CEOCFO: Has the industry been looking for a better way?

Ms. Jha: The food industry has been looking for ways to improve the quality assessment processes for better accountability and better-quality control.


Food organizations consistently face labor shortages, even when our nation is not in crisis. Maintaining a fully staffed facility to do quality assessments in the face of a pandemic has become increasingly difficult. The food industry has been looking for ways to mitigate this risk by augmenting the manual workforce with automation and also to improve the process for better accountability and better-quality control. There is a growing demand for food organizations to look for alternatives. With only a partial workforce, the industry won’t be able to do quality assessments and meet consumer demands.  


AgShift has stepped in to provide a solution for the food organizations by automating the quality assessment process. Now, more than ever, we know how essential food organizations are when it comes to feeding people. AgShift is providing an effective and much-needed automation to the entire industry.


The industry is starting to embrace the idea of AI across several components of business. For quality processes, AI is a natural progression. Agricultural products are, by nature, dynamic, with differences within each crop season. Having a system like Hydra that can learn and adapt to these dynamic characteristics in real time is very appealing to our customers.


The industry is looking to Hydra to help maximize employee resources. Taking a skilled but repetitive task out of a quality inspector's hands allows organizations to free up and cultivate that employee’s talents to maximize their workplace environment. We do that by allowing them to manage a QC process, not be the QC process.


CEOCFO: How are you reaching out to the right people who will understand the value of Hydra?

Ms. Jha: We are still in the early stages of the food industry, adopting disruptive technologies such as AI. To work with customers, you have to have a mindset to invest in technology, tools and automation, looking at it a few months or a year out. We typically work in a strategic collaboration with new customers and get them to the ROI they are looking for very quickly. It is not so much about solution A versus solution B; it is more about crossing that adoption curve where they want to start investing in automation and digitization for better operational efficiencies.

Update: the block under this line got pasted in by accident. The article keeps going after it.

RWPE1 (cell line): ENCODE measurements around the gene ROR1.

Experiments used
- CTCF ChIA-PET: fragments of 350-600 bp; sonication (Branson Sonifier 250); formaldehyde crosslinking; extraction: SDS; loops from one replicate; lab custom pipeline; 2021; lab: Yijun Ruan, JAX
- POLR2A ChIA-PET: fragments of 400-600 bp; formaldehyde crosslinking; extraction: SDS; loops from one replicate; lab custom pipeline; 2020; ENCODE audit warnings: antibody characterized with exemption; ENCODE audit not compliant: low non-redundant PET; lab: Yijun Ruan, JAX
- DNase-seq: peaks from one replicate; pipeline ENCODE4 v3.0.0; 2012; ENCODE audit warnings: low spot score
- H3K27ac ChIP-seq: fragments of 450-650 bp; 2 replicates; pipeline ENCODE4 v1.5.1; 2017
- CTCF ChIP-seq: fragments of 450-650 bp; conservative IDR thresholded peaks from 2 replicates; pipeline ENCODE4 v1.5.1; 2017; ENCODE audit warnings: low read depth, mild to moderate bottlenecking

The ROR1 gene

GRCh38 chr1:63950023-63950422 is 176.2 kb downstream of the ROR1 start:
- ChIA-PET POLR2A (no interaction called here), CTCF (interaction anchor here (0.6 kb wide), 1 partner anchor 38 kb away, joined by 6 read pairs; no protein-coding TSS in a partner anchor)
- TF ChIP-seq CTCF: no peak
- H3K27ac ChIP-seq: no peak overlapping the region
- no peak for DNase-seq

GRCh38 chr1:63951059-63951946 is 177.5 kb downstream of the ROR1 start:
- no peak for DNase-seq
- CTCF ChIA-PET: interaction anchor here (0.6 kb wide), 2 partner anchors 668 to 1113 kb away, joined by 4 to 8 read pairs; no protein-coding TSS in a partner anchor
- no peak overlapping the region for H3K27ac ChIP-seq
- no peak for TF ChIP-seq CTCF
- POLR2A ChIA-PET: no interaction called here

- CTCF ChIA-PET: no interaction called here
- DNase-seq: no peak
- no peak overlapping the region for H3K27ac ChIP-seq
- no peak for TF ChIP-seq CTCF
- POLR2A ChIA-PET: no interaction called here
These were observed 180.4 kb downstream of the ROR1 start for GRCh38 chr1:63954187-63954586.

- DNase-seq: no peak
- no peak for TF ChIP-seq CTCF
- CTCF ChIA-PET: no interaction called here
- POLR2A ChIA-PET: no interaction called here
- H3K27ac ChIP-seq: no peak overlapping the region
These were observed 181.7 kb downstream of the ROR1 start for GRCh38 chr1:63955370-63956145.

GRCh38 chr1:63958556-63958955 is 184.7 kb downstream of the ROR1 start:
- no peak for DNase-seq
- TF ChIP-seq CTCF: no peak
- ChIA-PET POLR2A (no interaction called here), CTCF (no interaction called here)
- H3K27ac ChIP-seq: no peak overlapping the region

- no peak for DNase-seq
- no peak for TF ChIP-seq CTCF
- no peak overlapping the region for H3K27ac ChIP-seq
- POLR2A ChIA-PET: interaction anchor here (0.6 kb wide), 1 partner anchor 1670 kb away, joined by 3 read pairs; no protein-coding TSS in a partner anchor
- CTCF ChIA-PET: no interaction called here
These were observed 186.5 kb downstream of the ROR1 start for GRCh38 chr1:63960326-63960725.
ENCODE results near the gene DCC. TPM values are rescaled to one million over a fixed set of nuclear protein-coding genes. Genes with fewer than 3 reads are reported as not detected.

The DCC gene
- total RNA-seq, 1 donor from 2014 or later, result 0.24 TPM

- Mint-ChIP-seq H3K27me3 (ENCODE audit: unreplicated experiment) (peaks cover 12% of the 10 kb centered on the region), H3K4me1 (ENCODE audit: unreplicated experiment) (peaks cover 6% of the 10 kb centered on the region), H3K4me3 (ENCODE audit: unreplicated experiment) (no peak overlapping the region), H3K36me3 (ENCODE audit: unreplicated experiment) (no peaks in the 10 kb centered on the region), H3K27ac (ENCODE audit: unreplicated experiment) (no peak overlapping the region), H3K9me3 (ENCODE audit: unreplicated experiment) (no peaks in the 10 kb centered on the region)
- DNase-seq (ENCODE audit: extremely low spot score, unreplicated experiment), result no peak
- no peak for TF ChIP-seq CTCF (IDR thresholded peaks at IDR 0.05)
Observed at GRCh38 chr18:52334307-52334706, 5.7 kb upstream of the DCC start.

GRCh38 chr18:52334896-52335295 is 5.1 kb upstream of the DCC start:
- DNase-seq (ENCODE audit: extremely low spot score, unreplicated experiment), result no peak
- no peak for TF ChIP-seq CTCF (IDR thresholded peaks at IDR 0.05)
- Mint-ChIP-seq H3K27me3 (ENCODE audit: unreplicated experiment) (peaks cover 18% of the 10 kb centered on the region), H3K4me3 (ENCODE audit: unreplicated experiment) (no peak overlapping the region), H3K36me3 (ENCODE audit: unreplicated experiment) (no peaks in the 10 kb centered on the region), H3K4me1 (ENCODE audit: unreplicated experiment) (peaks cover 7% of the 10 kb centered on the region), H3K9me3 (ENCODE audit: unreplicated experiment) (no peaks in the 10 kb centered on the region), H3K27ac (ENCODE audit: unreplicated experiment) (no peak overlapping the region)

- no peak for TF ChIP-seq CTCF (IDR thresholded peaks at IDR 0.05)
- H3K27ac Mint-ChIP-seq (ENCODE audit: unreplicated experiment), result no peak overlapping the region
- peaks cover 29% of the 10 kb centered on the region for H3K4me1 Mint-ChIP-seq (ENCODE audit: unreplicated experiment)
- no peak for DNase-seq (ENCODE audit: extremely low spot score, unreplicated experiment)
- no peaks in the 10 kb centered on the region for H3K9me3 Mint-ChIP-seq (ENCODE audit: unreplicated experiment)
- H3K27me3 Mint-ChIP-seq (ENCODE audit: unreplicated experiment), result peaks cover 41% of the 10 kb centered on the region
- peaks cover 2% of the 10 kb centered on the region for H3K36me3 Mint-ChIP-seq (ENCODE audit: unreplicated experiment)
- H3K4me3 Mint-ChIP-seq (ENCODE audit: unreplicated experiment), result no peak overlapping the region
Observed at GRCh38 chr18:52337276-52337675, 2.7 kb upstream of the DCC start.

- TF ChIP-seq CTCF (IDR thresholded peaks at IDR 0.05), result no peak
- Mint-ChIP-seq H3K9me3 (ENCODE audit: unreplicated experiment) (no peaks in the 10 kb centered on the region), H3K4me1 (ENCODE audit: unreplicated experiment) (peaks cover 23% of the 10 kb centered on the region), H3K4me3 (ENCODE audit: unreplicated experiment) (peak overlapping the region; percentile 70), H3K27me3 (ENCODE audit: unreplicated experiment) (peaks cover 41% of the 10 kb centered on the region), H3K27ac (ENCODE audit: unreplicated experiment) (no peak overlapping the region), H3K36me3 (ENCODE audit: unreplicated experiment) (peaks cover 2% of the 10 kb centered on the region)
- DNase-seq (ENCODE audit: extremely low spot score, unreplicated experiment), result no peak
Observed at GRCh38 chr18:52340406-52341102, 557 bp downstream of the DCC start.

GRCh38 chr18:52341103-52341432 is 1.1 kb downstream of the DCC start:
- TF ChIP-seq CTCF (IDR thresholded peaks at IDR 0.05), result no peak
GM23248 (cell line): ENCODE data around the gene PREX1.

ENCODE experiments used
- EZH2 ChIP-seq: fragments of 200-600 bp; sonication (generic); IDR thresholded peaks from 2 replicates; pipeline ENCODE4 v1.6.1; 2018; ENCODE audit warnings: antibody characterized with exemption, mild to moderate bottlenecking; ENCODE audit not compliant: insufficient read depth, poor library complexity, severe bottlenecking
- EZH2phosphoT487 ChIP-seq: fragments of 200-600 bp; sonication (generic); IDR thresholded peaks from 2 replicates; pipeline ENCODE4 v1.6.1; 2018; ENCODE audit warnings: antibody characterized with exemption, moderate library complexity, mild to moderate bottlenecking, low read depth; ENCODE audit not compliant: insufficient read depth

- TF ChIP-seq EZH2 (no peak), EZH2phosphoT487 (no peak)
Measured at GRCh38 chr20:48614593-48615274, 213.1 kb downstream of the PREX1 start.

In the current pandemic, we are seeing a changing mindset across the food industry with many more conversations on automation and digitization.  


CEOCFO: How have you decided which food items are good targets for AgShift?

Ms. Jha: We focus on high value and high margin commodities where AI-enabled automation and quality grading can benefit the supply chain and, hence, be compelling enough to invest in AI technology. That is from the business metric perspective. From the technology perspective, we have to assess if the attributes and patterns of a given commodity are solvable. Every commodity has its own attributes, patterns and business requirements.


We are keen on building our portfolio support for perishables. Perishables contribute to a bigger percentage of food waste due to inconsistencies in quality assessment. To the extent we can improve the quality assessment, we will reduce food waste. And reducing food waste is at the very core of what we are about.


CEOCFO: Would you tell us about being recognized as a Red Herring Company?

Ms. Jha: Recognition from Red Herring was important for us. The food industry operates differently, so we still have our work cut out for us in terms of building the education and adoption curve for market adoption. Being one of the top companies in North America has helped us to create this awareness in the right forums.  


CEOCFO: Are you seeking funding, partnerships or investors as you move forward?

Ms. Jha: Yes, we are currently in a fundraising mode. We are working on raising a $3 million round of which one-third is already committed. This will help us invest in the R&D to start working on additional commodities, such as blueberries and strawberries. We are already fully commercialized on almonds. New funds will help us rapidly expand into other commodities.


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“Maintaining a fully staffed facility to do quality assessments in the face of a pandemic has become increasingly difficult… AgShift has stepped in to provide a solution for the food organizations by automating the quality assessment process. Now, more than ever, we know how essential food organizations are when it comes to feeding people. AgShift is providing an effective and much-needed automation to the entire industry.” Miku Jha